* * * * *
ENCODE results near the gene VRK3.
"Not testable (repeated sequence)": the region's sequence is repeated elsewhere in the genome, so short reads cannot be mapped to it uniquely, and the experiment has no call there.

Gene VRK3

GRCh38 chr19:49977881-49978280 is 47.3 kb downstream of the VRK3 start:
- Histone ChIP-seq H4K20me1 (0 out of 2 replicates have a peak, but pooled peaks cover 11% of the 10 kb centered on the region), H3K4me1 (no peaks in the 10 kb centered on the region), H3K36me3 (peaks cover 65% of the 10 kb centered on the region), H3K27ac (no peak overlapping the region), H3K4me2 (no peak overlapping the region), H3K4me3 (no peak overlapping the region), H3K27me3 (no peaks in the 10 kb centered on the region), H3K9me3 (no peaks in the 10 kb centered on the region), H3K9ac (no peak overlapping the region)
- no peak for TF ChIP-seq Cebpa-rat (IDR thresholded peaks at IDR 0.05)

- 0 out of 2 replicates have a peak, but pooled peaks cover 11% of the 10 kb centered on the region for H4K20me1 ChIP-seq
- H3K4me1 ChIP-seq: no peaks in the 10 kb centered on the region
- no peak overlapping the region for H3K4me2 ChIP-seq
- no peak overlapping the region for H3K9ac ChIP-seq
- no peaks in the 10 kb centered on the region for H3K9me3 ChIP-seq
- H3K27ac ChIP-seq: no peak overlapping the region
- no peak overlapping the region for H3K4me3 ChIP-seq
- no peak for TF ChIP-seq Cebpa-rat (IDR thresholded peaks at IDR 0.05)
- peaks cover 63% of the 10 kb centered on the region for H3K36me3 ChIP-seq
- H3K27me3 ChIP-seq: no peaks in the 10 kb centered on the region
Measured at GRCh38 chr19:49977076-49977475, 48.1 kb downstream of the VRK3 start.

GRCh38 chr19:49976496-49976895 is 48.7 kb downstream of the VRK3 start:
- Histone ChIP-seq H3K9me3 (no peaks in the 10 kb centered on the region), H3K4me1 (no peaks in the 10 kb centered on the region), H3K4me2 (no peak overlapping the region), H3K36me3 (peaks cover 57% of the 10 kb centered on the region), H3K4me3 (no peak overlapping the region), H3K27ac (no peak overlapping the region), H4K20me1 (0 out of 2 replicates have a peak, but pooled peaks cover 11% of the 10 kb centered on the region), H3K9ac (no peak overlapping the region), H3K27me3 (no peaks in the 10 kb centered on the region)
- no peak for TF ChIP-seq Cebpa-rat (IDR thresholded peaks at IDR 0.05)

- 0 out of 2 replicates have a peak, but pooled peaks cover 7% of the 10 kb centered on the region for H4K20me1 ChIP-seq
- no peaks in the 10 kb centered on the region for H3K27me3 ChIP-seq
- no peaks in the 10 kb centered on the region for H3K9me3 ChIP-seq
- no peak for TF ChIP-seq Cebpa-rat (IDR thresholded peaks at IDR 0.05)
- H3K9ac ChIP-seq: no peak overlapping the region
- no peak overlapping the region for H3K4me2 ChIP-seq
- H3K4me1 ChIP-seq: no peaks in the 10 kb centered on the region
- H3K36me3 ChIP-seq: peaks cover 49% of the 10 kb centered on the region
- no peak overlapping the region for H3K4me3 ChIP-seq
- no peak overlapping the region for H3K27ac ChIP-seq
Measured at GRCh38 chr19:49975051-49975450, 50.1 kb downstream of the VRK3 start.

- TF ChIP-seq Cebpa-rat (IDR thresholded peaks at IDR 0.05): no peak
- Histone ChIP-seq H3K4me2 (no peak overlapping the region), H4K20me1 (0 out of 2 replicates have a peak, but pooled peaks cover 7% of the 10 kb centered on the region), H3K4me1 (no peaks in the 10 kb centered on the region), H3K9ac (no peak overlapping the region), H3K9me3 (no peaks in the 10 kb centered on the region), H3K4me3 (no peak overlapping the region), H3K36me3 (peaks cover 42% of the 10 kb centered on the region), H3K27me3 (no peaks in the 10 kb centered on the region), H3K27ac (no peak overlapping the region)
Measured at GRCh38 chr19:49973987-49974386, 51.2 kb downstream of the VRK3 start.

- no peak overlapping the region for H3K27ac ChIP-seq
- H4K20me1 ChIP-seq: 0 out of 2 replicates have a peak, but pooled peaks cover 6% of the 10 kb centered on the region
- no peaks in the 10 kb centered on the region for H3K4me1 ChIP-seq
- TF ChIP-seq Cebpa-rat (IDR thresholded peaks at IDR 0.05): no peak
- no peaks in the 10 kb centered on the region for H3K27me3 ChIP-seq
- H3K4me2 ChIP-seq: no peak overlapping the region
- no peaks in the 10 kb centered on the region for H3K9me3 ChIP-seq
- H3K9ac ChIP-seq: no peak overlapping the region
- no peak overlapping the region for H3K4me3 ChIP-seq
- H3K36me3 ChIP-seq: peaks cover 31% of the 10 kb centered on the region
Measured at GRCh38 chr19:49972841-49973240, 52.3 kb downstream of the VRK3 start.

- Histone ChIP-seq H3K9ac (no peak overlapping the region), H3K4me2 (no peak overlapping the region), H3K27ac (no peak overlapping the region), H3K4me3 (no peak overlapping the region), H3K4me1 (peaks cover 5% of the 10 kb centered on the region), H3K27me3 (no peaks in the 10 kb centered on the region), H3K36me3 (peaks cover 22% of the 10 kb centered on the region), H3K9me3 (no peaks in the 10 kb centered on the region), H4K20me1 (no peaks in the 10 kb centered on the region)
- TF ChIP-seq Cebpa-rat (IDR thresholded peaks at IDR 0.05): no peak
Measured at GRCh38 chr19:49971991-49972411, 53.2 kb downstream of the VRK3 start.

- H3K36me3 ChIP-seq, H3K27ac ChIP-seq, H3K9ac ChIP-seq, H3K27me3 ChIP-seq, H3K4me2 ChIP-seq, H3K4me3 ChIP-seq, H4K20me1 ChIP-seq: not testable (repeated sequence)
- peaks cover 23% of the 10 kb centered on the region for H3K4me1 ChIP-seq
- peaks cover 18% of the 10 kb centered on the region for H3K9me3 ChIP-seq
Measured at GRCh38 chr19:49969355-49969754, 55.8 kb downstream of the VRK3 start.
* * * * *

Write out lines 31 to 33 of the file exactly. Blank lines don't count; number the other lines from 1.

Measured at GRCh38 chr19:49975051-49975450, 50.1 kb downstream of the VRK3 start.

- TF ChIP-seq Cebpa-rat (IDR thresholded peaks at IDR 0.05): no peak
- Histone ChIP-seq H3K4me2 (no peak overlapping the region), H4K20me1 (0 out of 2 replicates have a peak, but pooled peaks cover 7% of the 10 kb centered on the region), H3K4me1 (no peaks in the 10 kb centered on the region), H3K9ac (no peak overlapping the region), H3K9me3 (no peaks in the 10 kb centered on the region), H3K4me3 (no peak overlapping the region), H3K36me3 (peaks cover 42% of the 10 kb centered on the region), H3K27me3 (no peaks in the 10 kb centered on the region), H3K27ac (no peak overlapping the region)